Flying with Hiking Gear

I often travel to do my hiking. For example, this summer I went to North Carolina to hike in Nantahala with J-Dub.

Even if you’re a seasoned flyer, traveling with hiking gear has a bit of a learning curve so I wanted to share what I’ve experienced along the way.

Most airlines have a page that l specifically break downs their carry-on requirements. For example, I fly Delta frequently, so here’s their special items page: https://www.delta.com/content/www/en_US/traveling-with-us/baggage/before-your-trip/special-items.html

The “Sports Equipment” page contains a lot of outdoor sports info, including the fact that folding kayaks are allowed as a carry-on.

What about trekking poles? The TSA clears that up fairly succinctly:

I also like to cover the tips of my poles with a little clump of medical tape. In this way my gear is protected and if I happen across a stickler of an agent when checking in, it shows I’ve given safety some forethought. Another thing some people use are tennis balls with little slits cut into them, but I think tape works fine and comes off easily after landing.

For a lot of gear needs, the TSA actually offers a couple useful guides including this “Travel Tips for Backpackers, Campers and Fishers”“Travel Tips for Backpackers, Campers and Fishers” and “Safely Packing Batteries for Your Trip” which explains what you can do with rechargeable batteries as well as extra batteries for your headlamp and other electric gear.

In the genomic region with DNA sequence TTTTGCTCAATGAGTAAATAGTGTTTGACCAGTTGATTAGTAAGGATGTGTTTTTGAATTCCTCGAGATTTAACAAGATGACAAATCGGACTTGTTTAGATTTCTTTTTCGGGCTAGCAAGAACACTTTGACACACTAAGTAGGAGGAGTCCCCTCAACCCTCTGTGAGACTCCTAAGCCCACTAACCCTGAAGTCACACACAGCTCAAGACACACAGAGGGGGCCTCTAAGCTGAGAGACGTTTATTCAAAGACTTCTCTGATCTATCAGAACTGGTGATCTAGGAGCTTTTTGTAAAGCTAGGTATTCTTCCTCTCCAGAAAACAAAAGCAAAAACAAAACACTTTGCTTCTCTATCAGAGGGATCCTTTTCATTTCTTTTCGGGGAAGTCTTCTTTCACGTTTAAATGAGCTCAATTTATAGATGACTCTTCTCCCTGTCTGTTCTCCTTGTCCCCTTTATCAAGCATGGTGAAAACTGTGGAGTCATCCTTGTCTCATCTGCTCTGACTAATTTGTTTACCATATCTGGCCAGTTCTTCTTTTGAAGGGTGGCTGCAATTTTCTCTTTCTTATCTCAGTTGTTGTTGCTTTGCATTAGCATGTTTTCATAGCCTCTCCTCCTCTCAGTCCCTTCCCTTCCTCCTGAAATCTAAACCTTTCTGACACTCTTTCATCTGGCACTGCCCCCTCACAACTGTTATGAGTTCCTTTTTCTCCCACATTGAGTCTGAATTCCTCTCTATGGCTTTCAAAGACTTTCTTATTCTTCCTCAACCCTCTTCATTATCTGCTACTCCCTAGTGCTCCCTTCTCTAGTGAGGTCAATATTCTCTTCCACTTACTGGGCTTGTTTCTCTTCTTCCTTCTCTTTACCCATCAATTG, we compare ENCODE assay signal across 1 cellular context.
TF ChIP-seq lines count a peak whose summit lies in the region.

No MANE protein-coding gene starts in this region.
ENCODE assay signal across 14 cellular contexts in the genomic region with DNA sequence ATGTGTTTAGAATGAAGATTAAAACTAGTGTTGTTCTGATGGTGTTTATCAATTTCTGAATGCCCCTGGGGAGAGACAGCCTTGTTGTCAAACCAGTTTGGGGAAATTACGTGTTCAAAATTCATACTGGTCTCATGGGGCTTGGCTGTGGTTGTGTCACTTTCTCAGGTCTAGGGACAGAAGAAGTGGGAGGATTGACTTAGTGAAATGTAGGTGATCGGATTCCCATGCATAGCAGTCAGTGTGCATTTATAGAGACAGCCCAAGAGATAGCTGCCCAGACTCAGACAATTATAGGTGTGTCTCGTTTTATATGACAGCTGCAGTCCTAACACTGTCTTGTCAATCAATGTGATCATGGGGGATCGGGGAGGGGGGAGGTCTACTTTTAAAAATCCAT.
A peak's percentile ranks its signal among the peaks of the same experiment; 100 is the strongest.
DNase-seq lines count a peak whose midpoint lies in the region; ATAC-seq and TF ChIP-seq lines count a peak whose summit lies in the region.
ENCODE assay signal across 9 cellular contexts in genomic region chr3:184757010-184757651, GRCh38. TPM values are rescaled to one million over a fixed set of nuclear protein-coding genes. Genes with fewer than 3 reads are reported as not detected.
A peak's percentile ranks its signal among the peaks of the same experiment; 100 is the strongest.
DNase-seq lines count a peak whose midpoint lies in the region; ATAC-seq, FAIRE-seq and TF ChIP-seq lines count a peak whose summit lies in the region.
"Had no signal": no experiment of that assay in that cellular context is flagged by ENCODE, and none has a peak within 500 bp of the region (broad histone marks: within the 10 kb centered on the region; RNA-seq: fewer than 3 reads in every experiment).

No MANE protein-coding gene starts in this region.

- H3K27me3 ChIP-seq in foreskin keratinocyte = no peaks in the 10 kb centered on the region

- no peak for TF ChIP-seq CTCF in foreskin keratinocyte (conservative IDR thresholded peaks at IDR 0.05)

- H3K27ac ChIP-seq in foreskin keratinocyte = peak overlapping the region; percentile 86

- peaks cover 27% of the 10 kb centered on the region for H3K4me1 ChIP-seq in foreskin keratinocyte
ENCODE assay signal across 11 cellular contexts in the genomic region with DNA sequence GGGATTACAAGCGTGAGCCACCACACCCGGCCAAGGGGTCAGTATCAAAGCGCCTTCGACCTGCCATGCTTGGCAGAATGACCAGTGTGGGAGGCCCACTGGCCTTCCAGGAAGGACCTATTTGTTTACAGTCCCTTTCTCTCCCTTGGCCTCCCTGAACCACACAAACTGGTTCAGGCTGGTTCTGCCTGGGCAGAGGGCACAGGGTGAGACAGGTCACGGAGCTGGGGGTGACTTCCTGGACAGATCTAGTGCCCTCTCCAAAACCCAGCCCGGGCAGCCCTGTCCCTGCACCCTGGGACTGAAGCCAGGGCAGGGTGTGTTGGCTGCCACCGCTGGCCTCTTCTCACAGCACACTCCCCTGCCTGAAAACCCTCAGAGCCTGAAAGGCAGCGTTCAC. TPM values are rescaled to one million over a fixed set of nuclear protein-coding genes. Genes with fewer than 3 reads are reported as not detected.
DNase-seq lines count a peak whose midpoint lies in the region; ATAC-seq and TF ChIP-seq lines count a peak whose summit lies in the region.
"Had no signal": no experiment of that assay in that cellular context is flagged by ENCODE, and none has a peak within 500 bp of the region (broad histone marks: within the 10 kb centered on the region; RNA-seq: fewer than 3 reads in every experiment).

When it comes to my pack, I feel safest checking it in a larger piece of luggage with my other gear.

I like to take everything big out and use them to kind of cushion my actual pack. For example, I put my sleeping bag, tent, rain coat, etc. into my luggage first to make a little nest for my pack. Then on top of my pack I place my clothes, both hiking and casual to protect the top of the back.

In terms of little stuff: compass, water filter, croakies and a case for my glasses, and what have you, I’ll put those into the pack along with anything fragile (ish) so that they don’t get misplaced and moved around too much.

Ultimately, travel how you feel most comfortable. If you check with your airline and your pack can be carried on then by all means, do so! The fact that trekking poles have to be checked is a little tricky, but maybe you can borrow a pair wherever you’re venturing off to!

And if anyone reading this has any other helpful hints or even just fun TSA stories, feel free to share in the comments!

-Babysteps (Feature photo by J-Dub)

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